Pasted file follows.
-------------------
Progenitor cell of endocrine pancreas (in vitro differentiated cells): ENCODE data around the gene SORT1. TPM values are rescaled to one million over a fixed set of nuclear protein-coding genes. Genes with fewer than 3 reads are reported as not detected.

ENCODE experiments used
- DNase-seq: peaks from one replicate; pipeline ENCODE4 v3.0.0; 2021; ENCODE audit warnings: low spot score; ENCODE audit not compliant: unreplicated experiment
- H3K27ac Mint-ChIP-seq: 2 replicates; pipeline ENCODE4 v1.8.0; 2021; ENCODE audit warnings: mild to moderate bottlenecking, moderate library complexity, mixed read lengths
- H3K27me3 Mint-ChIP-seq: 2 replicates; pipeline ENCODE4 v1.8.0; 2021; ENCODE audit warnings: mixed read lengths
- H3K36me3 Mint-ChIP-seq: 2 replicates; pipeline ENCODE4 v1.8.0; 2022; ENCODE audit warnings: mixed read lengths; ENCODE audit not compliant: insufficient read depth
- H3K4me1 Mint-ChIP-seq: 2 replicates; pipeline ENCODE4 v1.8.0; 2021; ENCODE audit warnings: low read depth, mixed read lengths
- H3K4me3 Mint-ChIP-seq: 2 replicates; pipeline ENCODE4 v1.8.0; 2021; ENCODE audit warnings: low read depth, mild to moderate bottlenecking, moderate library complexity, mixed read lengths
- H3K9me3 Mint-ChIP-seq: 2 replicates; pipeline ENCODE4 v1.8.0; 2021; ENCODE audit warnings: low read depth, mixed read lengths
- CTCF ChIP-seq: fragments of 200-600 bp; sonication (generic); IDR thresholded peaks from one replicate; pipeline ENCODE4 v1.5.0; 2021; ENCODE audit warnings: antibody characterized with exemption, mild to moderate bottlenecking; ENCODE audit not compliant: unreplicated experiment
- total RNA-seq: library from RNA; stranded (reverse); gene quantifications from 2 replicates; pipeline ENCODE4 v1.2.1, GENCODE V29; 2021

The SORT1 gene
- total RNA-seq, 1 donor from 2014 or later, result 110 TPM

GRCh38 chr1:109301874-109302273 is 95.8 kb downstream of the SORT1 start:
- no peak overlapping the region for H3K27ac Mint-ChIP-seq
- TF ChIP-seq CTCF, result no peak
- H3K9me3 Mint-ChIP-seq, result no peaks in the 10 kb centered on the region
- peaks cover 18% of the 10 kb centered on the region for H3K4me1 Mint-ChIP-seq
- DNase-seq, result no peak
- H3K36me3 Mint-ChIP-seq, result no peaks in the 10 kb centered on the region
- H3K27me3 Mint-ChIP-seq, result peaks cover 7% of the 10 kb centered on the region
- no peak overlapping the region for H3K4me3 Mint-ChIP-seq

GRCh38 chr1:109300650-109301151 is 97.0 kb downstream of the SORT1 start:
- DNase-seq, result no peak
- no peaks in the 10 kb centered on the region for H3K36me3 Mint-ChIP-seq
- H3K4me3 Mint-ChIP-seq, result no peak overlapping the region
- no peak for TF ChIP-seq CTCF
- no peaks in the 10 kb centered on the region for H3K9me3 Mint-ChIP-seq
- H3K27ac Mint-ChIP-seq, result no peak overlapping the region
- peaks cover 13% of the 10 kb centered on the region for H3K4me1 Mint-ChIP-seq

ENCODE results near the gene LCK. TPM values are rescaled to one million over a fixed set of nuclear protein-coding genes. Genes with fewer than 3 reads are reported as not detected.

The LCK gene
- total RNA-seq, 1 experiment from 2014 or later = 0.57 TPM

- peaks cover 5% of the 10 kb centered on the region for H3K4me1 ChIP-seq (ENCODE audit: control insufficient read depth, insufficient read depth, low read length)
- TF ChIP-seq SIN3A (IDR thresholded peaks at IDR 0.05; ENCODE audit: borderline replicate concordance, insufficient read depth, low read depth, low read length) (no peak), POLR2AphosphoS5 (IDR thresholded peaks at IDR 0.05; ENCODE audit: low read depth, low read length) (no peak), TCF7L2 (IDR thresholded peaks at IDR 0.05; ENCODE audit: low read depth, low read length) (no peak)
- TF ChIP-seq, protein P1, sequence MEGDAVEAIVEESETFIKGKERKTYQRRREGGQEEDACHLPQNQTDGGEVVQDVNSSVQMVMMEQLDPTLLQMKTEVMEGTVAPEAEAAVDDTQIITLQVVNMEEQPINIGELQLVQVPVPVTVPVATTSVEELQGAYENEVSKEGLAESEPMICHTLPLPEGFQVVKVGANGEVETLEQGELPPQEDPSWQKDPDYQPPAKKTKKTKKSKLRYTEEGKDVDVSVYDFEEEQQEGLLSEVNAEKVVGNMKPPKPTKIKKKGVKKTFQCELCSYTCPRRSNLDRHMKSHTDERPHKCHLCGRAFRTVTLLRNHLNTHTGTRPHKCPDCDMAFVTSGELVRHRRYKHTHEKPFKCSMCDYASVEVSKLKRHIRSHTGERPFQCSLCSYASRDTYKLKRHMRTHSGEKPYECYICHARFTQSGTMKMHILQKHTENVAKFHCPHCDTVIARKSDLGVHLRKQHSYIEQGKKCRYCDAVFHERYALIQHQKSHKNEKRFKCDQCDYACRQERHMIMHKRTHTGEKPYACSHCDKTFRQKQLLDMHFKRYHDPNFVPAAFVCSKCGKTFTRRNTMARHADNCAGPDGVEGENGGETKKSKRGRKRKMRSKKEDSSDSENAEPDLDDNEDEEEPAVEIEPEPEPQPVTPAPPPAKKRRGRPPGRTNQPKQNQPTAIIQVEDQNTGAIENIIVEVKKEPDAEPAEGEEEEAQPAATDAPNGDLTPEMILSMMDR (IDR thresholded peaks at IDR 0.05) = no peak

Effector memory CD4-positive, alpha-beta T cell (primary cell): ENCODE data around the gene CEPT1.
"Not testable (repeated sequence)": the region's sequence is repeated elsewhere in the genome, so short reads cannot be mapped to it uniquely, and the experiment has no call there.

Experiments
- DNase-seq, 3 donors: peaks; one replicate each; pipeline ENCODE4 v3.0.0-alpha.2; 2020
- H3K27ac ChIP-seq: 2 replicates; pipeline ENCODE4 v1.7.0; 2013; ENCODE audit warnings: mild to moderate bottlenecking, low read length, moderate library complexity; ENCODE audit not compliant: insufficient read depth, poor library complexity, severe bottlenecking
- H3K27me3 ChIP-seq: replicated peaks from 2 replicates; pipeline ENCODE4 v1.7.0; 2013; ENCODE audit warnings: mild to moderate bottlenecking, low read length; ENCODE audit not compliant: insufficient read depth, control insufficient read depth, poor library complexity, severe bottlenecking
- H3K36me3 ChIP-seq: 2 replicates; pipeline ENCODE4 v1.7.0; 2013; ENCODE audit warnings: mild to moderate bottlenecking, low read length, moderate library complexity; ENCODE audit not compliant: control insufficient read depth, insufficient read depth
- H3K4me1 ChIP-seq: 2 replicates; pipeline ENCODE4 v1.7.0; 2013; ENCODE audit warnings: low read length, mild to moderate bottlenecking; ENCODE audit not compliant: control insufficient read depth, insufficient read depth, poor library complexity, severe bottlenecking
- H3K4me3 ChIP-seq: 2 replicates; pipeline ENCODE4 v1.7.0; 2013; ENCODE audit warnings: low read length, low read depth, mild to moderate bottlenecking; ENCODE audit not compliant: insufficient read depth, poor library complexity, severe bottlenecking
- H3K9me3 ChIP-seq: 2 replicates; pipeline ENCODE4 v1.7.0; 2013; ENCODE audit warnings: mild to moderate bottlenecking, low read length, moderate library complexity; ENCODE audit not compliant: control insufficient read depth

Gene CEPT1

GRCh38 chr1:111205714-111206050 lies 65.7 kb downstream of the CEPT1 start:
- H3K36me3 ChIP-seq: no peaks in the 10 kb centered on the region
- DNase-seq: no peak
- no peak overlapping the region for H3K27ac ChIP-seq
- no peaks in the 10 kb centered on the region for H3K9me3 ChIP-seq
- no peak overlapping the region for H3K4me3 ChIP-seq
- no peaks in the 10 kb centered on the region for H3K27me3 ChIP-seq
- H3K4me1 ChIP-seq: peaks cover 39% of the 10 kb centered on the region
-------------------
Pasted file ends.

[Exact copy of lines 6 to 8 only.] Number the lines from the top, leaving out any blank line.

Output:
- H3K36me3 Mint-ChIP-seq: 2 replicates; pipeline ENCODE4 v1.8.0; 2022; ENCODE audit warnings: mixed read lengths; ENCODE audit not compliant: insufficient read depth
- H3K4me1 Mint-ChIP-seq: 2 replicates; pipeline ENCODE4 v1.8.0; 2021; ENCODE audit warnings: low read depth, mixed read lengths
- H3K4me3 Mint-ChIP-seq: 2 replicates; pipeline ENCODE4 v1.8.0; 2021; ENCODE audit warnings: low read depth, mild to moderate bottlenecking, moderate library complexity, mixed read lengths